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Baking With Mom, Part 3: Zeppole di San Giuseppe

Whew! Here I am again with another Easter baking post. This is the third one this week – and it’s only Wednesday. With all of this baking, writing and photographing, I am starting to droop! I guess I’m a lot more like the turtle than the hare. I’m a slow and steady kind of gal. Trying to do it all – and do it well – while still attending to my work and family obligations is tough. To tell you the truth, I don’t know how some of my fellow bloggers do it!

Today we’re having Zeppoli di San Giuseppe, or St. Joseph’s Cream Puffs. This is technically not an Easter treat, but since today is La Festa di San Giuseppe, or St. Joseph’s Day, I really wanted to share it with you.

La Festa di San Giuseppe, or St. Joseph’s Day, is commonly celebrated in Italian communities throughout the world. In the Roman Catholic Church, it is a feast day to honor St. Joseph, the foster-father of Jesus and husband of Mary. For this, he is recognized as the patron saint of fathers. St. Joseph was also a carpenter by trade and thus, is also regarded as the patron saint of carpenters and all workers.

If you are interested in learning more about St. Joseph and the history behind La Festa di San Giuseppe, there are numerous others who have already written much about him more eloquently than I can, including here [1] and here [2] and here [3].

Zeppole di San Giuseppe are wonderful pastries made with a pate choux, which is an airy, eggy cream puff pastry. The pate choux is piped into rings and then either fried or baked, and filled with a rich, thick cooked pastry cream. The zeppole are then adorned with either amareno or maraschino cherries. In Sicily, they are also called sfingi, and are often filled with a ricotta cream, similar to cannoli instead of a cooked custard. These delectable pastries are traditionally made in celebration of St. Joseph’s day and are rarely available in pastry shops any other time of year.
When I was growing up, St. Patrick’s Day usually just sailed right by as we were waiting for St. Joseph’s Day to arrive. I mean, what self-respecting Italian kid would choose soda bread over a crispy, light as a feather pastry filled with a luscious, rich, almond-scented pastry cream? Not me, that’s for sure! So when my mother and I decided to do some Easter baking, I begged her to make these zeppole as well.

We decided to use the recipe we found in the Nella Cucina Cookbook [4]by Mary Ann Esposito [5]. You can use any cream puff or profiterole recipe you like, but I will tell you that these pastry puffs turned out perfectly. They were very light and crispy on the outside, and moist on the inside. We did have to play around a bit with this pastry cream, however. It tasted absolutely divine, but it didn’t really set up enough to pipe into the puffs. We made a second batch in case we had made a mistake with the first one, but it came out the same. Finally, we cooked the cream some more and kept adding tablespoons of flour, one at a time, until we got the consistency we wanted. You may not have this issue, but if you do, either add some flour or try another pastry cream recipe. We also added an extra egg yolk and about 1/4 cup more sugar to the pastry cream.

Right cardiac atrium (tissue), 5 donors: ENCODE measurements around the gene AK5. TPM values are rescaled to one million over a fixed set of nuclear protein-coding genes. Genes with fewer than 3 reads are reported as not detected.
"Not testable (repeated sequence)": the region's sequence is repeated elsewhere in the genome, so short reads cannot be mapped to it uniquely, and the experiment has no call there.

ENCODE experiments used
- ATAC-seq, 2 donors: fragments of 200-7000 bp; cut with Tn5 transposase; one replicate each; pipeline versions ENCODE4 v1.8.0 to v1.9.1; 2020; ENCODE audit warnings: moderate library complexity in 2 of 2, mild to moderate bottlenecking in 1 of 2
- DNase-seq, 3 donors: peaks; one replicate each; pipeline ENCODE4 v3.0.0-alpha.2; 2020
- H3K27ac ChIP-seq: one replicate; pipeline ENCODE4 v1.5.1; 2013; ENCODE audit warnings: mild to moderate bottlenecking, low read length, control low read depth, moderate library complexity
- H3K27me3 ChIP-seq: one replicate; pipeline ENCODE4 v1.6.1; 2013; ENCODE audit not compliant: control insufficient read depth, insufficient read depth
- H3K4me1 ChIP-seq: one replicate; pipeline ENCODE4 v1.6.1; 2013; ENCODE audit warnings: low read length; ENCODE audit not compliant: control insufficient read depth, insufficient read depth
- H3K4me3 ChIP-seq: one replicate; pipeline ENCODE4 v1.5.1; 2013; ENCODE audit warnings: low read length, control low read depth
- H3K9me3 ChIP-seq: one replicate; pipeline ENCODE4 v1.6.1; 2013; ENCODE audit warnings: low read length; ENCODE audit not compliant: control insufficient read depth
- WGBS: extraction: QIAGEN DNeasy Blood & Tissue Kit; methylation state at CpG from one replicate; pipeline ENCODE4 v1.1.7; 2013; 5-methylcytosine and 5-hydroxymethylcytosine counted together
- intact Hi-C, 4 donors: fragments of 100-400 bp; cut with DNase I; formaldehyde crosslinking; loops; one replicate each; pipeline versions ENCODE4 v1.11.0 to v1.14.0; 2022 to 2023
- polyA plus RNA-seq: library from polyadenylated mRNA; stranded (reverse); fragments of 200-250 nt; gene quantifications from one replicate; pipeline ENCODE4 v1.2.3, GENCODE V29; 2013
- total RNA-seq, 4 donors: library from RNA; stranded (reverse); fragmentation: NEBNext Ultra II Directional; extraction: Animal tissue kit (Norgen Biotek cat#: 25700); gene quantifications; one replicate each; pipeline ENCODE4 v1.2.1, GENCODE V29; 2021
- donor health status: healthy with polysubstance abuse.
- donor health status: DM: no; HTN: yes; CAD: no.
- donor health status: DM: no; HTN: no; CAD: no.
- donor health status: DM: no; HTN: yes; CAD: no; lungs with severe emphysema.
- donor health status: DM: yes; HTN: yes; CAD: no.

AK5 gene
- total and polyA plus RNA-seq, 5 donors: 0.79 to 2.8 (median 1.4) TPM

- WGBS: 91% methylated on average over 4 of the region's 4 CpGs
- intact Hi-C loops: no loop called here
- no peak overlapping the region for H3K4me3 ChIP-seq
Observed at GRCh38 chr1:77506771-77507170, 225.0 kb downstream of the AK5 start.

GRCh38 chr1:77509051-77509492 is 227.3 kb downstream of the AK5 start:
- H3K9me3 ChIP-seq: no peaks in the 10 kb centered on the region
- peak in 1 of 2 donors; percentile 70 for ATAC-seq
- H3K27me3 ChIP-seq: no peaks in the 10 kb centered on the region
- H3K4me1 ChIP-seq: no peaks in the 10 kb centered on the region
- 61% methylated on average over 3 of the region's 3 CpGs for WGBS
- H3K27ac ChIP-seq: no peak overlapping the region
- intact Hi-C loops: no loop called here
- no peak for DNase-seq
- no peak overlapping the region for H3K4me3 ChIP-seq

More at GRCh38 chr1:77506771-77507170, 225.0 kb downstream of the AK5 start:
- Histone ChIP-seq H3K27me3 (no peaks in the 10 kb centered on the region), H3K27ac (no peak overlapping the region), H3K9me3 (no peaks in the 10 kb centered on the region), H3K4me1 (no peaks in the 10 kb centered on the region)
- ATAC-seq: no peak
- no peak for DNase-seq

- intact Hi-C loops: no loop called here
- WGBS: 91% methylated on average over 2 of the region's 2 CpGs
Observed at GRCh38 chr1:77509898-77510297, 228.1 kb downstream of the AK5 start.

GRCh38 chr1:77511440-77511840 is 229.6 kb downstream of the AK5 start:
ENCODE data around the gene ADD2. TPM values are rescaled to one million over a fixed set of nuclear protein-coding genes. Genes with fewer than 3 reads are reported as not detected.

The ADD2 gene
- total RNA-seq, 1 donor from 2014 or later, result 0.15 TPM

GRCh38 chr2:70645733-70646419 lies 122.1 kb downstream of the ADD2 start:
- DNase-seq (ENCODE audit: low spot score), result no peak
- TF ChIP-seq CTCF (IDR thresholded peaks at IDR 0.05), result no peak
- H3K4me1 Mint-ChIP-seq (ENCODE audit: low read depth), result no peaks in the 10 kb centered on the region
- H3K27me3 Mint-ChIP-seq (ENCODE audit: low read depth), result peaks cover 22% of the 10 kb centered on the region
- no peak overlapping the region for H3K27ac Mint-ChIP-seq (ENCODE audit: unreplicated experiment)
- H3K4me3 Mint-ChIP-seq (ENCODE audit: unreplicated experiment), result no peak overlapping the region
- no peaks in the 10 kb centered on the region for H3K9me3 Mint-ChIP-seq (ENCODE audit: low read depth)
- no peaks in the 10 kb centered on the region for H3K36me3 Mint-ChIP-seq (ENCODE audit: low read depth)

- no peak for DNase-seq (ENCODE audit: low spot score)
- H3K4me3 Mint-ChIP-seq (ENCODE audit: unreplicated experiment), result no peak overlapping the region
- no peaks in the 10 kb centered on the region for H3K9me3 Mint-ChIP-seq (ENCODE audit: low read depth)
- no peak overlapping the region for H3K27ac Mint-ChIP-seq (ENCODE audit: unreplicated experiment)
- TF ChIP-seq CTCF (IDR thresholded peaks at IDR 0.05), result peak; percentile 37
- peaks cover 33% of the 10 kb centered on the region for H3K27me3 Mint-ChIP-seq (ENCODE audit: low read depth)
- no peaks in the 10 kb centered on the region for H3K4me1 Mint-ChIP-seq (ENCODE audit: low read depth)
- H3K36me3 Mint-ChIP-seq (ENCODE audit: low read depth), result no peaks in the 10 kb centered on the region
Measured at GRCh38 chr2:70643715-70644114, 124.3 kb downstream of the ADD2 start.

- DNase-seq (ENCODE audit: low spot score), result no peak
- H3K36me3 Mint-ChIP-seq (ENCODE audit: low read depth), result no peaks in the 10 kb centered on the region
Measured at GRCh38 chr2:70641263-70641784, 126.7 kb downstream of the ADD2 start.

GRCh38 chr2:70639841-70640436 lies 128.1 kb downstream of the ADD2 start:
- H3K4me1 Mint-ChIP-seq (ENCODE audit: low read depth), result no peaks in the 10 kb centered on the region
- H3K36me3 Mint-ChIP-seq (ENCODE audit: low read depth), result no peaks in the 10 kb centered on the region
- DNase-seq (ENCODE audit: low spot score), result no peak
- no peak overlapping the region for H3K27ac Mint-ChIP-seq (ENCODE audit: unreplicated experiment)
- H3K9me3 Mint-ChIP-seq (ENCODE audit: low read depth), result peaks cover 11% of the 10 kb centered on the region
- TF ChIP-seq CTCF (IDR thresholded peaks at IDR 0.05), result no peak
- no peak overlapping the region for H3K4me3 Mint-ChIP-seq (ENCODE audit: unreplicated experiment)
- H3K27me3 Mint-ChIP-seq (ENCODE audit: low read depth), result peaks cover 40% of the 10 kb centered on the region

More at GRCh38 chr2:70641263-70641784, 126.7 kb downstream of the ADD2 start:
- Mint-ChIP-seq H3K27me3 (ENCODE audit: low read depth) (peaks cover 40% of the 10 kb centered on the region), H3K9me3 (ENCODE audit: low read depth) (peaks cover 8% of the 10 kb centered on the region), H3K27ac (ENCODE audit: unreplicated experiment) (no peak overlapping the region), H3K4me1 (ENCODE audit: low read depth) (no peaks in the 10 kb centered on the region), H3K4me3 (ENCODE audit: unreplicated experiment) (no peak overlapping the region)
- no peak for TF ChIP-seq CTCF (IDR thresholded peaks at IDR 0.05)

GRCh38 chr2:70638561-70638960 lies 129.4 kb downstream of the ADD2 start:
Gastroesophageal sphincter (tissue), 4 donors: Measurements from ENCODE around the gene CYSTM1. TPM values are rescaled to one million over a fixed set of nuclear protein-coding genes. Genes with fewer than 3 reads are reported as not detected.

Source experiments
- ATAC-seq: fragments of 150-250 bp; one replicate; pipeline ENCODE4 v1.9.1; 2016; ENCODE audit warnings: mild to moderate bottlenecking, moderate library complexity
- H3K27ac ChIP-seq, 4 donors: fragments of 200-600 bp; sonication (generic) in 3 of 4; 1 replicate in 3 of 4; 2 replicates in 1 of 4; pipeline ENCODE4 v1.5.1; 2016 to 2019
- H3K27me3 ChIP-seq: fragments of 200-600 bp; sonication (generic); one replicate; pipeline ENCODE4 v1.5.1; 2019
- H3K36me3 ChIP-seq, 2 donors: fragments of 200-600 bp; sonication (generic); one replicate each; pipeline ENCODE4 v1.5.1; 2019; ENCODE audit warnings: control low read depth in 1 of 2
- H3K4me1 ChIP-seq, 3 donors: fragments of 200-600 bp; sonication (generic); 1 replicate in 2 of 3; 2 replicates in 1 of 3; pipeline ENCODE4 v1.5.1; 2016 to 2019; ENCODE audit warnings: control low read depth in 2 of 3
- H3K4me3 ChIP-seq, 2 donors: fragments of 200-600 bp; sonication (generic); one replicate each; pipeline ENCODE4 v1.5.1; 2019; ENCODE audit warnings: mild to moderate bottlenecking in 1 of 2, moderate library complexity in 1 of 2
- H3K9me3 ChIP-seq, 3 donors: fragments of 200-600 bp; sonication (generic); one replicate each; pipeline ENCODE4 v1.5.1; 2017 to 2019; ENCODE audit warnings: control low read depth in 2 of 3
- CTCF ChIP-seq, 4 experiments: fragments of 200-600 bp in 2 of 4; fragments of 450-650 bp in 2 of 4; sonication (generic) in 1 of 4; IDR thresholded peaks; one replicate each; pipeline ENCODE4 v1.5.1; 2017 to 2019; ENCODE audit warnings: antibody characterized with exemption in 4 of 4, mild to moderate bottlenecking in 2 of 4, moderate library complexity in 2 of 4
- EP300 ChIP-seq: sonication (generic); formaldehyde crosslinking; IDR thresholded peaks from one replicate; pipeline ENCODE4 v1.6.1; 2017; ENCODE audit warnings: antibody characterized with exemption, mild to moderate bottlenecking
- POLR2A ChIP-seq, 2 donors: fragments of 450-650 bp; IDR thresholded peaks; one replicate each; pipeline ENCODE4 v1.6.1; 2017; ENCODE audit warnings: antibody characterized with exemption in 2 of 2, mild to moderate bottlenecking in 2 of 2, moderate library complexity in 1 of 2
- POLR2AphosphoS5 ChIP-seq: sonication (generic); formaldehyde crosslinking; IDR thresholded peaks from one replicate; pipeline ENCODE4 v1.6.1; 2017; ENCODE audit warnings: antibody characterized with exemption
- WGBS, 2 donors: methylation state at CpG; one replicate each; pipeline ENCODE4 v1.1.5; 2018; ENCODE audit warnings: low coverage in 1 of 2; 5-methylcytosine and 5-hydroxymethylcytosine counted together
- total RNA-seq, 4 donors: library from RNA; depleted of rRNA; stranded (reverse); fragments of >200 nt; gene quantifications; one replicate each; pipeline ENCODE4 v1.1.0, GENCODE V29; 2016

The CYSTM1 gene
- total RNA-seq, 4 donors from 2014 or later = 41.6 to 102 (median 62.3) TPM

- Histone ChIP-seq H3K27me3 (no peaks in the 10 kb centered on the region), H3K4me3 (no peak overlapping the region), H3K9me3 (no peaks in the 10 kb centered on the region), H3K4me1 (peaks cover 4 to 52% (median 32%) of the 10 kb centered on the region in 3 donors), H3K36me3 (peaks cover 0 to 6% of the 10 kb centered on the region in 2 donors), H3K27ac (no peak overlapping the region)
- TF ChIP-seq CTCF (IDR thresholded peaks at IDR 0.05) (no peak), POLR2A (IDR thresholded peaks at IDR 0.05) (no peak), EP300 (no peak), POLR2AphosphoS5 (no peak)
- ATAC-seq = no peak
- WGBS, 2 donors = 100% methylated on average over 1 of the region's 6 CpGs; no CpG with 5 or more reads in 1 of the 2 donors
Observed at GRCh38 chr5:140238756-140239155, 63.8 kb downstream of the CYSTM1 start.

The next time I make this dish, I will probably use a different pastry cream recipe. There are so many great ones available. Who needs to deal with runny cream! We actually had to make these zeppole in two installments. We made the pastry cream that night, and left it to chill and set up. Then, the next day we baked and filled the puffs.

We were sooooo thrilled with our finished product! My pastry puffs turned out a little smaller than Mom’s, but they still looked great. Our zeppole looked just as pretty as any I’ve ever seen in a bakery – and they tasted better! Never in my life did I ever think that I would be making pastries from scratch! But, with a little help from my Mom, I did it!
If you enjoyed this recipe, you might also like:
Cream Puffs [6]from Redacted Recipes [7]
Zeppole con Alici o Semplice [8]from Bleeding Espresso [9]
Palline di Ricotta Fritte [10]from Ms. Adventures in Italy [11]